This book came to me from a YouTube algorithm-recommended trailer for the 2022 film Angry Neighbors. (Warning: if you watch the trailer, you’ve basically read the book.) As per my new policy to seek out the literary inspiration for these things that catch my attention, I borrowed a copy of the book from the library.
The book is small and printed on rough, thick paper. It reminded me of Jerzy Kosiński's Being There in how direct and quick it was to read. After so many months of “serious” reads it was nice to consume something that didn’t really mean anything.
The writing is acerbic, and probably a lot funnier to someone who lives in the Hamptons. I don’t read a lot of satire—though I really should have Swift on the to-read list—and the art of writing comedy is one that eludes me. Anything I’ve ever written that’s made anyone laugh has been incidental. I can’t write jokes on purpose. This is something I like about myself, though: I see myself as a genuine fan of comedy. I’ve enjoyed it in all its forms for most of my life. One of the first albums I owned on vinyl was Bob & Doug McKenzie’s The Great White North, I grew up with the Carol Burnette Show and SCTV, and every Monday night I sit and watch Kill Tony even though I know it’s not technically live. But I’ve never aspired to write or perform comedy.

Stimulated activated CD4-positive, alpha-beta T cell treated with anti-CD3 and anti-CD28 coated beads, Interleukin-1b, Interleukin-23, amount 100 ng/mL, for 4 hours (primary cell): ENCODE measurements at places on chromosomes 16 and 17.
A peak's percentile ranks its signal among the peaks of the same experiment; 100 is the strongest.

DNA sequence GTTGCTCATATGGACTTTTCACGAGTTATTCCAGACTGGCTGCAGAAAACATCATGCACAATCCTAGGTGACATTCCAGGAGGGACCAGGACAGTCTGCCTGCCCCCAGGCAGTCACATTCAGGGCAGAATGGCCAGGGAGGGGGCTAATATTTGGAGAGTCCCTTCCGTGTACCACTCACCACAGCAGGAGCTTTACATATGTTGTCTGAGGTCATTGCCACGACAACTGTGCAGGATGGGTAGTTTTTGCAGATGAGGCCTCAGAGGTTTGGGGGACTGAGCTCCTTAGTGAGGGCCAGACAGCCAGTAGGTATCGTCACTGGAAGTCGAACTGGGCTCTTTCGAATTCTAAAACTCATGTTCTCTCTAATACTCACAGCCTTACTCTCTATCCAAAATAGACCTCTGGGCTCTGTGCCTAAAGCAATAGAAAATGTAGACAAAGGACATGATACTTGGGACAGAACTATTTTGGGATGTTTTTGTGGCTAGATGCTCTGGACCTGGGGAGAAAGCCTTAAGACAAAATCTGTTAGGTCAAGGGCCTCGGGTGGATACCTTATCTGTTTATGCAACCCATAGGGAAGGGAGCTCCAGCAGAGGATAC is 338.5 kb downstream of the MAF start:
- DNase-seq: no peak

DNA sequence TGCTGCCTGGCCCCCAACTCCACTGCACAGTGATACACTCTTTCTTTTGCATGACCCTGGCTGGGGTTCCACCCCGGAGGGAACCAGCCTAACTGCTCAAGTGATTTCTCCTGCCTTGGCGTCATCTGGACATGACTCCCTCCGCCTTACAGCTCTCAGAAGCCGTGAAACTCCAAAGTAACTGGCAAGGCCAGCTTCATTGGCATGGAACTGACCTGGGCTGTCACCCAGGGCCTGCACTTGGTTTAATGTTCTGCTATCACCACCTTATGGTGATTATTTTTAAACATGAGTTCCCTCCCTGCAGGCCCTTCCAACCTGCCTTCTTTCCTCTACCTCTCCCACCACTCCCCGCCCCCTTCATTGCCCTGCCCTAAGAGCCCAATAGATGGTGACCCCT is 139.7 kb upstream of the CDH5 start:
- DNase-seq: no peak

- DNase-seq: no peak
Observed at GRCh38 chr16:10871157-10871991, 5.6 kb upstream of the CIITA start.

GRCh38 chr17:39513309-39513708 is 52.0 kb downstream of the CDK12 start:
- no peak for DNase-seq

This book didn’t change that attitude one bit.
What rang the truest to me in author Roger Rosenblatt’s prose was how well he captured the curmudgeonly nature of his elderly protagonist. I’ve been spending a lot of time with seniors this year and Rosenblatt nailed the mannerisms and shambling determination of many of them.
There are far more valuable books you could be putting into your brain, but if you need a brief palette cleanser, Lapham Rising is a nice little scoop of vanilla ice cream. As it is a personal book that reads much like someone’s lived experience, it’s also a reminder that it’s okay to write these kinds of things, too. And who knows? Maybe get a movie deal out of one?